Disraeli's official pretext for the journey into the wilds of Albania was to deliver a letter to the Grand Vizier from Sir Frederick Adam, the British Governor of the Ionian Isles. Sir Frederick also gave him a "very warm letter" of recommendation for the British consul-general in Preveza on the Greek mainland. From Preveza, Disraeli and his companions set out on 14 October 1830 with their servants, including the renowned Tita, for the border town of Arta (Ambracia) which they reached after a day's journey. There they found accommodation at the British consulate. The once famed town of Ambracia, like most others in the region at the time, had been severely damaged in the fighting and lay in ruins. Disraeli reported, "I shall never forget the effect of the Muezzin, with his rich and solemn and sonorous voice, calling us to adore God in the midst of all this human havoc3." He and his companions paid a visit to the Albanian governor in Arta in order to ask for an additional escort on to Janina and departed with a sense of awe at having entered the divan of the Great Turk. The Albanian officers in the bey's household were described as "finely shaped men, with expressive countenances and spare forms." Disraeli delighted in particular in the Albanian costumes.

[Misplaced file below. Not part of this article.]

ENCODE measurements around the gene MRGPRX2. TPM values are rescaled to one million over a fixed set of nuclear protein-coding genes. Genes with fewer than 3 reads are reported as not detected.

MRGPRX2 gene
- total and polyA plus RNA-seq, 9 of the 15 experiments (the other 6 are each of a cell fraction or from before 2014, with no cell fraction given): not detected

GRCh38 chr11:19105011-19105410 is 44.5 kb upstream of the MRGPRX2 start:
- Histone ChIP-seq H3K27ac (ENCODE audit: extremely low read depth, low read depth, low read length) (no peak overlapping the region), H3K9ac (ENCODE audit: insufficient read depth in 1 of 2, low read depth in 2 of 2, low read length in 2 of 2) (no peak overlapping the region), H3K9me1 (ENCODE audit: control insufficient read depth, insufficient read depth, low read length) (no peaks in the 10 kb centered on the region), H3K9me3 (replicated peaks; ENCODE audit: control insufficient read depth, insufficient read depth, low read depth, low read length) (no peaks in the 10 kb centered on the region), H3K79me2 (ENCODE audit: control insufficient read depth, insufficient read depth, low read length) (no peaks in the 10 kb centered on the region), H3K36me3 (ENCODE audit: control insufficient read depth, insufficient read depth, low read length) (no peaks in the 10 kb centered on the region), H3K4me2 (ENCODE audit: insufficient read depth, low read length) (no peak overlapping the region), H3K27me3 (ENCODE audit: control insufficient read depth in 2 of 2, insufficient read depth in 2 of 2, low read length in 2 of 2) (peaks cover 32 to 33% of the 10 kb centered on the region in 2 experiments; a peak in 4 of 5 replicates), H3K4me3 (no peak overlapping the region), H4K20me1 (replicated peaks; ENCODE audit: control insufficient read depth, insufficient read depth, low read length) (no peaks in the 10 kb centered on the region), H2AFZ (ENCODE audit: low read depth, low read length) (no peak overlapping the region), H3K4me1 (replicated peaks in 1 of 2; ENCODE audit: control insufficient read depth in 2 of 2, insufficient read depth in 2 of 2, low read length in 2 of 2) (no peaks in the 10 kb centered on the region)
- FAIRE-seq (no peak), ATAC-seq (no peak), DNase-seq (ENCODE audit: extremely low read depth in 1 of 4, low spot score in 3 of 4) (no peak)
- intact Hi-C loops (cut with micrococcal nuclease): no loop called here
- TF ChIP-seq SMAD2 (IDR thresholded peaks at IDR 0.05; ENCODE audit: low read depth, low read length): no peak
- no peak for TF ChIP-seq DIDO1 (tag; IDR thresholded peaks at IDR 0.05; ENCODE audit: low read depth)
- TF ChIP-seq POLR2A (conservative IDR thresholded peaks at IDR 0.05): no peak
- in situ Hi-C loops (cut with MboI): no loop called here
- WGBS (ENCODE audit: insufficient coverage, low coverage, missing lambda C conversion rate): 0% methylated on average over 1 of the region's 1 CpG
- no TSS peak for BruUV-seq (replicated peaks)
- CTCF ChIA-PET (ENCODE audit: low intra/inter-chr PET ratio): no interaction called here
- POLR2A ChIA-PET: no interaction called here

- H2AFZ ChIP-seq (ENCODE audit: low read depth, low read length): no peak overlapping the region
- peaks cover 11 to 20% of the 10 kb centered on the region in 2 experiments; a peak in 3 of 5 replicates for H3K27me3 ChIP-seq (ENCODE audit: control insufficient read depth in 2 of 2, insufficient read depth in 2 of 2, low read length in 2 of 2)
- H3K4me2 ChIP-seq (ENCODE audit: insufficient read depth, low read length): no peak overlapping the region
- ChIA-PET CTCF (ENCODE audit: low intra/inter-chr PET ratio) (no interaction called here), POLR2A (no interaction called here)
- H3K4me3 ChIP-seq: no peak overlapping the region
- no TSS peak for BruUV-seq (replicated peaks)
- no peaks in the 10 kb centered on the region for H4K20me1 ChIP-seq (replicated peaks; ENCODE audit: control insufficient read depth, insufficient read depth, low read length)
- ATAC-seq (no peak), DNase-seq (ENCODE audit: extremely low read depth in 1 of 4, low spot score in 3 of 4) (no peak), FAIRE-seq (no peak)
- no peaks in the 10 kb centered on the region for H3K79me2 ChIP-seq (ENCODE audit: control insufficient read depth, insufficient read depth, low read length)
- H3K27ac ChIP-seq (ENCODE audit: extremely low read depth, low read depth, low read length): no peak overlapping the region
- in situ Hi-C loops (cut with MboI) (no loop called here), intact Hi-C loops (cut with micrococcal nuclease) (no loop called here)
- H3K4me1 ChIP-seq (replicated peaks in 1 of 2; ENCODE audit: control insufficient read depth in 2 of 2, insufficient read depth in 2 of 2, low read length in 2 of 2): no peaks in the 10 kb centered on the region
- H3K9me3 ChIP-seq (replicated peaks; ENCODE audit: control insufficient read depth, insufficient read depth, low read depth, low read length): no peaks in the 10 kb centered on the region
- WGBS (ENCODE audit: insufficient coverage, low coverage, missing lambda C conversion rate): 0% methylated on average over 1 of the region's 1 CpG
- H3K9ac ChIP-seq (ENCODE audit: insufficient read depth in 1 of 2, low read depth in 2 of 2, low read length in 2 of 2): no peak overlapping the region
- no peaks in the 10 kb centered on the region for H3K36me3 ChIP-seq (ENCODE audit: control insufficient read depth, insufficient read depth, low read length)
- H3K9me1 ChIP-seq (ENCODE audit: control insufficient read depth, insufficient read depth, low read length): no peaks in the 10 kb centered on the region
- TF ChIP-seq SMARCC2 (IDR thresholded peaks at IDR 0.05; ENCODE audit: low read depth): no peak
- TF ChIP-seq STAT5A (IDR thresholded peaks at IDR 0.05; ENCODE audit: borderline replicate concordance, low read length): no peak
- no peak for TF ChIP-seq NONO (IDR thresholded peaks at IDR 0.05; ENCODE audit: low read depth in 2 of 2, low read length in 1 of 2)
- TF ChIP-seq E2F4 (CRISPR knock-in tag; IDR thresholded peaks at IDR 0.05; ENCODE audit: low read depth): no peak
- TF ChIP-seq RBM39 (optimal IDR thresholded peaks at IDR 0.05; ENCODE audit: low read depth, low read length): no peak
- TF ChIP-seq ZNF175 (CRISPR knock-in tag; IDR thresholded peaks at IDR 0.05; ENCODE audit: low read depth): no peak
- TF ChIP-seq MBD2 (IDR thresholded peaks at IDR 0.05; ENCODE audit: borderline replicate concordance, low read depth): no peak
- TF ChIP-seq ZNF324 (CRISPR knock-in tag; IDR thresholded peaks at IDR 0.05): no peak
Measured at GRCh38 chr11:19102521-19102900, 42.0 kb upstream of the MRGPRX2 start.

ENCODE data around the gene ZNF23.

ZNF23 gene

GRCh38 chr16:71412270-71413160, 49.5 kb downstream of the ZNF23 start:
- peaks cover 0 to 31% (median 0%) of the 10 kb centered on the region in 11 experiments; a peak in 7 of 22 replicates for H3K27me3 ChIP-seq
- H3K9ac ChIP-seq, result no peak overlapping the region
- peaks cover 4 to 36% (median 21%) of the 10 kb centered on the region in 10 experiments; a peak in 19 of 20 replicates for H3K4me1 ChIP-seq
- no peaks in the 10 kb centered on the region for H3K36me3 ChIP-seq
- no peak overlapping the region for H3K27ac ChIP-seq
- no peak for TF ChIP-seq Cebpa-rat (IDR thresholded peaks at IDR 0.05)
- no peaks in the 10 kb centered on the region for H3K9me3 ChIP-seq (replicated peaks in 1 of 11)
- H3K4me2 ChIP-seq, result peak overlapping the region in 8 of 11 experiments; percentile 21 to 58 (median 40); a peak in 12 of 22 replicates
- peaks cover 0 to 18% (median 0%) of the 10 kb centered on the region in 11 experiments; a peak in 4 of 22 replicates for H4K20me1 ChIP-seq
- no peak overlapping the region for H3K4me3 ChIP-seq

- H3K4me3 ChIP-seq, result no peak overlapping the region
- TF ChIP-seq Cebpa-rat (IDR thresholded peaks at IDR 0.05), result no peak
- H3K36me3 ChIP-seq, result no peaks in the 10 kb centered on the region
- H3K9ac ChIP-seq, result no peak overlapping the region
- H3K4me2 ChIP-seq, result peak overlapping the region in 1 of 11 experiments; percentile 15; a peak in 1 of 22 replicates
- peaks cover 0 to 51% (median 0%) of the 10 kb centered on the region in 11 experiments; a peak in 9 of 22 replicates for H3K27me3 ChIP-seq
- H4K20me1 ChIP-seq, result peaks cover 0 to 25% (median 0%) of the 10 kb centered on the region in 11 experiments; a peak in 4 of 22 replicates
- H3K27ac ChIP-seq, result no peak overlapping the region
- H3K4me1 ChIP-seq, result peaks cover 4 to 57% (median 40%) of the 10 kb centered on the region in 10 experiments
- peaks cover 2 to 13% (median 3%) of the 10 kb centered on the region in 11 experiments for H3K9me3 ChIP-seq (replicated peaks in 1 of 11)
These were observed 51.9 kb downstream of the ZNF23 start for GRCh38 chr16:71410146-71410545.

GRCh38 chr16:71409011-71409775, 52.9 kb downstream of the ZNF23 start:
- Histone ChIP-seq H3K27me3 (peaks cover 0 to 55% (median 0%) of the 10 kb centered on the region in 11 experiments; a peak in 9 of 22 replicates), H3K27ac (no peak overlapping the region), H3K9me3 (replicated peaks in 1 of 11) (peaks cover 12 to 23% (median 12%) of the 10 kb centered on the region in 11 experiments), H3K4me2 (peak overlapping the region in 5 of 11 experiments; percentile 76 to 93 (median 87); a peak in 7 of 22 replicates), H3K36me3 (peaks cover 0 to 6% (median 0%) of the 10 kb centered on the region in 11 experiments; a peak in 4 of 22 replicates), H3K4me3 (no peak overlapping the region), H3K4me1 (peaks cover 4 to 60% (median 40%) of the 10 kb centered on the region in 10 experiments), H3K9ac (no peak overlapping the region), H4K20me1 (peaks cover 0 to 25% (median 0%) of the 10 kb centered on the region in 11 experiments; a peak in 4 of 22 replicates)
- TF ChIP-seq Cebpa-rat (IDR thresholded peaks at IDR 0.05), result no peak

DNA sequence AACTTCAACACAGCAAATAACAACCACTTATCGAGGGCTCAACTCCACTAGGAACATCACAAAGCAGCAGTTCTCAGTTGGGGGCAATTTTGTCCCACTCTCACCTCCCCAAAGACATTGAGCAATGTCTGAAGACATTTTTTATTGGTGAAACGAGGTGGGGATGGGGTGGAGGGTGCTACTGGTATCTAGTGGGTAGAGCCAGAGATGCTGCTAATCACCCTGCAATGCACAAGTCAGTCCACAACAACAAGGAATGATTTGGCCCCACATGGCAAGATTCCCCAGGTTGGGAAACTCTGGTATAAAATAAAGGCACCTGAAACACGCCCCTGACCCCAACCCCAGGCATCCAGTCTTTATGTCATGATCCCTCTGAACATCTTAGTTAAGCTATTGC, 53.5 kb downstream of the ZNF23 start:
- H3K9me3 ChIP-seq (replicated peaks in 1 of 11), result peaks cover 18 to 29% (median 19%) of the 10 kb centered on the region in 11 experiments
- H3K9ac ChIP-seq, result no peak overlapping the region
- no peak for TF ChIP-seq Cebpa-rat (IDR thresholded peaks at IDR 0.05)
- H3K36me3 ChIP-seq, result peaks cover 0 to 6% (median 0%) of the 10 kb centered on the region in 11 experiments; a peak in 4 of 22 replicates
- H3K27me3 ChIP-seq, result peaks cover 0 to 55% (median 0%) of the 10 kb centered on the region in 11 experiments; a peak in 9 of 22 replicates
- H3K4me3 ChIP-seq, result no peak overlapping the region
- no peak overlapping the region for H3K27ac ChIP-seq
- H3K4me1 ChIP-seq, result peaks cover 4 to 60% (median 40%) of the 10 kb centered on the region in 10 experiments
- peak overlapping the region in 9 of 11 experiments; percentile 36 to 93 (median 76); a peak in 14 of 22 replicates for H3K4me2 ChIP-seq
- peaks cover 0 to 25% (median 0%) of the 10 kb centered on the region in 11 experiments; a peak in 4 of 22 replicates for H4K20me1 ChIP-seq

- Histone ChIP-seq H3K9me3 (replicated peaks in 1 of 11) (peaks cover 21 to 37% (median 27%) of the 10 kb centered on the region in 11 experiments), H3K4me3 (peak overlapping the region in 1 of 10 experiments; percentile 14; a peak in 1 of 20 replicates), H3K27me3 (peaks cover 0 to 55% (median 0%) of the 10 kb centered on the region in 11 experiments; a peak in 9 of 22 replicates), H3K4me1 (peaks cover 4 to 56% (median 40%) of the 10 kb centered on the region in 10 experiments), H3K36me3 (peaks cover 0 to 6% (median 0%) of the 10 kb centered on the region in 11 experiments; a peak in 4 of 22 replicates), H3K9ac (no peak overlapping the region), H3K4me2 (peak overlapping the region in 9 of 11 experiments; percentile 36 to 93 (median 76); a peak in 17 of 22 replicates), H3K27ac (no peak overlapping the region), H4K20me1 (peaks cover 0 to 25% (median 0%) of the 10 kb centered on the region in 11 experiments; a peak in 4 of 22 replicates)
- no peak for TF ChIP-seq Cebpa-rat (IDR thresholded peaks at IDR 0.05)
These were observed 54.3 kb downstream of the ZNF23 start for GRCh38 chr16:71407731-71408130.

"Their picturesque dress is celebrated, though, to view it with full effect, it should be seen upon an Albanian4... The long hair and the small cap, the crimson velvet vest and jacket, embroidered and embossed with golden patterns of the most elegant and flowing forms, the white and ample kilt, the ornamented buskins, and the belt full of silver-sheathed arms; it is difficult to find humanity in better plight."

The bey granted them "a guard of Albanians" who like the rest were "armed to the teeth with daggers, pistols and guns, invariably richly ornamented, and sometimes entirely inlaid with silver, even the barrel." He also gave them a letter of recommendation for an Ottoman colonel stationed at a mountain khan where they would spend the next night "under the only roof which probably remained between Arta and Yanina.5" The colonel received them courteously but could not understand the Greek of their interpreter. The ice was broken when the party recalled that they had some brandy and "that we could offer our host a glass, as it might be a hint for what should follow to so vehement a schnaps." A "most capital supper" was eventually brought in and much more to drink.